Based on the theory of phase detection, VirtualLab simulation is applied to get the associated phase images. The wrapped phase maps of the above six models are shown in Figure 2 [13]. In interferometry, phase distribution of the object is the integral of the optical path in longitudinal direction. Despite this, different phase images could be observed due to the different substructures of the models, respectively. This phenomenon suggests the feasibility to some extent that the substructure of the cell could be deconstructed from the information of the phase distribution.

3. Method to Reconstruct the 3D Substructure of the Cell

The inflexion curve is such a boundary shared by two contiguous areas on the surface, in which concave-convex directions are opposite to each other. It is considered to be a useful method for partition a surface into different concave-convex areas. The main idea of reconstruction is to record two orthogonal phase images of the object and then reconstruct the surfaces of the biological cells by means of geometric rotation related to the inflexion curves of the phase functions.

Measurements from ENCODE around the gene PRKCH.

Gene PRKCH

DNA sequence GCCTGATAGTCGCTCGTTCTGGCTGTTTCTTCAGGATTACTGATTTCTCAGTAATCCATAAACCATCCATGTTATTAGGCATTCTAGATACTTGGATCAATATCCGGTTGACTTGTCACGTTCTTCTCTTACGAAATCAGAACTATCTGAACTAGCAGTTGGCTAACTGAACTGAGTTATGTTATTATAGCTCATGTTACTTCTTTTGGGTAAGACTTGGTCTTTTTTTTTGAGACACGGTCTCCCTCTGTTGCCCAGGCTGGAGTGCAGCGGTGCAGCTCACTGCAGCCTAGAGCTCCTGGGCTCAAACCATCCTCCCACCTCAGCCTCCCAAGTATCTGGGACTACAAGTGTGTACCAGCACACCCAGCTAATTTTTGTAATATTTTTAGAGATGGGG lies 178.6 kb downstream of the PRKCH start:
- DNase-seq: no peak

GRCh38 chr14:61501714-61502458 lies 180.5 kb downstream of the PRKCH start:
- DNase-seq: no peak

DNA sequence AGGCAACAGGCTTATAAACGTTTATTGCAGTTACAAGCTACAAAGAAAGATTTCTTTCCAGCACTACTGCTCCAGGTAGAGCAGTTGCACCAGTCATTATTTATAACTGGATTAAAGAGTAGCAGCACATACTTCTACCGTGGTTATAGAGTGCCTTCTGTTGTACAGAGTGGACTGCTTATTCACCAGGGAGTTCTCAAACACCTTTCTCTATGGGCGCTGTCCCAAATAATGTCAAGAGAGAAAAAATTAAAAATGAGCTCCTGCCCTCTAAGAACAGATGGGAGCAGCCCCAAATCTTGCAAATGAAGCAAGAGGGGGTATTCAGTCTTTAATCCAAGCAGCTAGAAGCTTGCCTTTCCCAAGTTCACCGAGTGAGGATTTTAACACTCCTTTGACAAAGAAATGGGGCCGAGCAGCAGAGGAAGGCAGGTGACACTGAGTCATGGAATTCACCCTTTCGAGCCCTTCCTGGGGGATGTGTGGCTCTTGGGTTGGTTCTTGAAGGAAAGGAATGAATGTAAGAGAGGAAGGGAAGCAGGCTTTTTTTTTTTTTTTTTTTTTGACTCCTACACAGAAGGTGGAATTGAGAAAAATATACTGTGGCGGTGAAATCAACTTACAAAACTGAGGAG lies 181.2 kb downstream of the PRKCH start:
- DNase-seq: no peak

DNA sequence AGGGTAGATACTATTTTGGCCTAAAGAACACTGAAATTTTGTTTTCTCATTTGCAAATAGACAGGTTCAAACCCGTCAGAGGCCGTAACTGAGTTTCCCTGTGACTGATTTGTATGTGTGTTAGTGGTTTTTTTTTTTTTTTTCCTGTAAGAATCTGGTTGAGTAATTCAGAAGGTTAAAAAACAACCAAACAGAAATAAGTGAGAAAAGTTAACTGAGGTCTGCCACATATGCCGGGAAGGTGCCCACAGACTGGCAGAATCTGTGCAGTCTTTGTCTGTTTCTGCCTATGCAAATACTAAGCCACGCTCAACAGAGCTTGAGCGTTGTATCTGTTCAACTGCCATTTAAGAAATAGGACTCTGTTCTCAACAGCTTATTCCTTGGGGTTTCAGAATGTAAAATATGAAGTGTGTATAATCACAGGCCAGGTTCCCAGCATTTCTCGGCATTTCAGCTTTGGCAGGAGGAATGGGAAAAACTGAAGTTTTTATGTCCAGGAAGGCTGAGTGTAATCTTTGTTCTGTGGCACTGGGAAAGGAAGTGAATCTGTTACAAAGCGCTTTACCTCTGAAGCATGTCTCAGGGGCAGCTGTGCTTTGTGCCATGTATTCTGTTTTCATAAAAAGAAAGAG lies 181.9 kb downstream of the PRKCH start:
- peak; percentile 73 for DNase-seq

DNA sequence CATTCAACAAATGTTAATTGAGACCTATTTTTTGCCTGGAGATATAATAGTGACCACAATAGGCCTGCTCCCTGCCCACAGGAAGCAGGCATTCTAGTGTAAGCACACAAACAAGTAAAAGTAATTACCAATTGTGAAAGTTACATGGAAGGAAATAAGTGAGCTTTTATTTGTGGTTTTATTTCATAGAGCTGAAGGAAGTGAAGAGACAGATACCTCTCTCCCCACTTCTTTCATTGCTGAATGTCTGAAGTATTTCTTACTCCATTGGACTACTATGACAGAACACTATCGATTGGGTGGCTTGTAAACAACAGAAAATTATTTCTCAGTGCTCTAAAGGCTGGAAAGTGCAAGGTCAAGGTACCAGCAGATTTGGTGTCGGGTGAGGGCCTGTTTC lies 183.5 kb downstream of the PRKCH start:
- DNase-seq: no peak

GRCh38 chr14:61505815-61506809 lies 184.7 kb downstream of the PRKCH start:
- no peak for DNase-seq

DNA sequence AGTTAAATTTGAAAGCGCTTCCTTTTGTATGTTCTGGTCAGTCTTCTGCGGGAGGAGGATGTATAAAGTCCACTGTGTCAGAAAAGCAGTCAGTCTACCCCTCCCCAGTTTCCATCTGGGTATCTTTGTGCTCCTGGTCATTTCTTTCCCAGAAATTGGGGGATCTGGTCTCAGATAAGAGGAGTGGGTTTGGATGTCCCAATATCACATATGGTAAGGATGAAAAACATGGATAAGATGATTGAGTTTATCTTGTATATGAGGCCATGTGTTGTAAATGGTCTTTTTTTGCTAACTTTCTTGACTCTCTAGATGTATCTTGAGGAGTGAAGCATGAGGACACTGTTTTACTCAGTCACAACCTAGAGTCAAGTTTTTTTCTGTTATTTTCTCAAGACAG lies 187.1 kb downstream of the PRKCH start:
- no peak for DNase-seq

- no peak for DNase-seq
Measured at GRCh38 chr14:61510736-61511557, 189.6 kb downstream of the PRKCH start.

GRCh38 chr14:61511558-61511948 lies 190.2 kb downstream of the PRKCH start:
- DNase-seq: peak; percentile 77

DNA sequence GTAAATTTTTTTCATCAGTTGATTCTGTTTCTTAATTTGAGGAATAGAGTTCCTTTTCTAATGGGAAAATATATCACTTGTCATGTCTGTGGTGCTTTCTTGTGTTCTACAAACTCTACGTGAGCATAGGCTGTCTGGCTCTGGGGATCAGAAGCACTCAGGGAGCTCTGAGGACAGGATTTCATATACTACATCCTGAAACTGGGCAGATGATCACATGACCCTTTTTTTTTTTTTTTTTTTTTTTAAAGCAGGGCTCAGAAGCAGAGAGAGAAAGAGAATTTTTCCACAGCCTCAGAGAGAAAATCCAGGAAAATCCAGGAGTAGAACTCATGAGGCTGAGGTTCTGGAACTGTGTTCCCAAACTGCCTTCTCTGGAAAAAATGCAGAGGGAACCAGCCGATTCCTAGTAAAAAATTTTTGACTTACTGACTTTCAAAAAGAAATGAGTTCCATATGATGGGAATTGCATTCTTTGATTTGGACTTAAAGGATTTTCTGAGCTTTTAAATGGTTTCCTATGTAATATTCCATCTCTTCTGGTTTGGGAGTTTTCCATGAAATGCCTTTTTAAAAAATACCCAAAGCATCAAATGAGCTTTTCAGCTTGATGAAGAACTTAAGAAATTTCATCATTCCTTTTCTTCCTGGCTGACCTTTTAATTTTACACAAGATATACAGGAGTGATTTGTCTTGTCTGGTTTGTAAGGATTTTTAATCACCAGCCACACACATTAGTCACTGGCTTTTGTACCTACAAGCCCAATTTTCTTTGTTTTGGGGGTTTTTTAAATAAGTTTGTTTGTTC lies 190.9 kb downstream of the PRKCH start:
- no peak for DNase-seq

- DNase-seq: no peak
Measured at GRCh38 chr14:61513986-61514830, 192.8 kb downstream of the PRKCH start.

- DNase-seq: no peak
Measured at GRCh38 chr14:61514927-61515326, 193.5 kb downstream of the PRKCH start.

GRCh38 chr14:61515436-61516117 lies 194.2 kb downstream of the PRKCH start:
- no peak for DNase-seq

In phase image, the value of the phase has a mutation on the boundary between the nucleus and cytoplasm as well as on the boundary between cytoplasm and environment medium. It may be attributed to the mutations of cell morphology as well as the changes of the intracellular refractive indexes, which implies the existence of the nucleus. It is worth noting that the same mutations may be observed in both phase images from different directions only when cell nucleus exists. The outlines of the cell could be extracted from inflexion-curve equation. The information of structure is contained in the outlines of the cell. It is widely believed that the center point of one outline is the center of the 3D cell on the corresponding plane. Therefore, the center point of the cell could be determined by the comprehensive analysis of the two orthogonal outlines. Meanwhile, the equivalent volume, the ellipsoidal degree, and the phase center of nuclear could be defined to describe the size, morphology, and the central position of the nuclear. Finally, the space structure of the whole cell is merged by embedding the nucleus into the cytomembrane.